Probably better off than I am now because I gained new experience and perspective. If I haven’t been in my new role very long and I start looking for something else, how will I explain that to recruiters and the companies I interview with?
Simple. Future employers would probably like to hear that I took a risk to learn and stretch my capabilities. Likely, more than they’d like to hear that I stuck with my role for so long because I was comfortable.”
Fear Can Make You Sick
This sounds so simple, but why is it actually so challenging.
Emotions come into play. Your stress levels rise. Anxiety begins to build.
This stress causes different hormones and chemicals to be released that ultimately affect our thinking and rationale. To no one’s surprise, negative emotions can weaken our immune response.
We Have a Tendency Toward Negativity Bias
There is also something called the negativity bias, and we have a tendency to shift our thinking toward it.
One definition of negativity bias from GoStrenghts! states: “The negativity bias is the phenomena by which humans give more psychological weight to bad experiences than good ones. In fact, some researchers assert that negative emotions have an impact close to 3x stronger than positive emotions.”
This is confirmed in a case written by Baumeister, Bratslavsky, Finkenauer, and Vohs in which they concluded: “...bad information is processed more thoroughly than good.” They went on to say, “When people are making decisions about specific, impending events, they seem more motivated to avoid bad outcomes than to pursue good ones, at least in many cases in which the magnitude of the two outcomes has been carefully calibrated to be the same.”
I found this article extremely fascinating and, although it’s a very long read, I would recommend it to anyone interested in taking a deeper dive into this topic.
Fifty-Thousand Thoughts per Day
I also recently read the book “Unf*ck Yourself” by Gary John Bishop. In that book, it was mentioned that we have over fifty thousand thoughts per day. 50,000! Think about it. Fifty thousand thoughts - and a tendency toward a negativity bias. No wonder we can’t make a good decision about our future!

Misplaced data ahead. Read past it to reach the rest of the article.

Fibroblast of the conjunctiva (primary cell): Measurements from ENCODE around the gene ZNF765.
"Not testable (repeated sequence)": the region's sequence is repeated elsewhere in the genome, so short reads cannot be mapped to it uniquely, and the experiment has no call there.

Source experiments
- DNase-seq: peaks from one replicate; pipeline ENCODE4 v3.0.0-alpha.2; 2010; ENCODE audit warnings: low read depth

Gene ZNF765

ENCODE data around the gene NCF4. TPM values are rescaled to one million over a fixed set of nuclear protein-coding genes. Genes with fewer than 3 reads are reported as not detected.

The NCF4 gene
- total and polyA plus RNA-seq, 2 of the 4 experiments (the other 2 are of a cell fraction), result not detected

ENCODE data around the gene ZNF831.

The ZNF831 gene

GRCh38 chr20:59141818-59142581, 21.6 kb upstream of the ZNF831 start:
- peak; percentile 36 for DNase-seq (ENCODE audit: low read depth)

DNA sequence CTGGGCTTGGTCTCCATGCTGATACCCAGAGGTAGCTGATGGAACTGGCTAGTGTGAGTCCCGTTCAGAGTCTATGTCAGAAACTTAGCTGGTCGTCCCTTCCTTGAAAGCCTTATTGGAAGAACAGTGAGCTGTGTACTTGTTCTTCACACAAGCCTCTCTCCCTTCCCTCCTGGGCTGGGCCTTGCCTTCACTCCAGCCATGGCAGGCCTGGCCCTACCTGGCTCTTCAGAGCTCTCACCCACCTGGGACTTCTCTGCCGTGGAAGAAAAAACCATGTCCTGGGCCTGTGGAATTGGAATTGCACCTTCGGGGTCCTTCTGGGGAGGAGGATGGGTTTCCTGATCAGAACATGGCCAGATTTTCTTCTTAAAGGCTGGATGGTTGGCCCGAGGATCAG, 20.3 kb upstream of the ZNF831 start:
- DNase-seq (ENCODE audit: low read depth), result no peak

When I decided last month that my next topic would be on fear, I wanted to go deeper than just giving my opinion on fear and why you should try to limit this negative way of thinking. As I started to dig in and do some research, I was blown away with how complicated the psychological phenomena of fear actually is. I plan to break it down into more micro topics around the different aspects of fear, especially as it relates to our careers, professional growth, and our general happiness.
As I stated at the beginning of this post, I want you to think about the fears you’re dealing with - both now and those you’ve dealt with in the past. Think about the job you turned down because you were afraid to fail or afraid of the unreasonable prediction you made about your future. Would you have accepted it if you had thought things through a little more rationally?
I also wanted to share some of the insights I gathered around the psychology of fear and how our minds work. Let you know that you’re not alone in having doubts about your abilities or a fear of the unknown. It’s completely normal. However, it is also career-limiting.
So I’ll leave you with one of the most well-known, not to mention the most accurate quotes of all time. In his 1933 inaugural address, President Franklin Roosevelt said:
“The only thing we have to fear is fear itself.”
Just a quick side note since I’m a big fan of history and historical events. Many people associate this quote with World War II, but it was actually about the Great Depression. It was said nearly 8 years before the U.S. would become involved in the second World War.
Do you have a story you’d like to share about a decision you regret making based on your irrational fear?
Is there a specific area of fear you’d like me to explore and dive deeper into in a future post/podcast?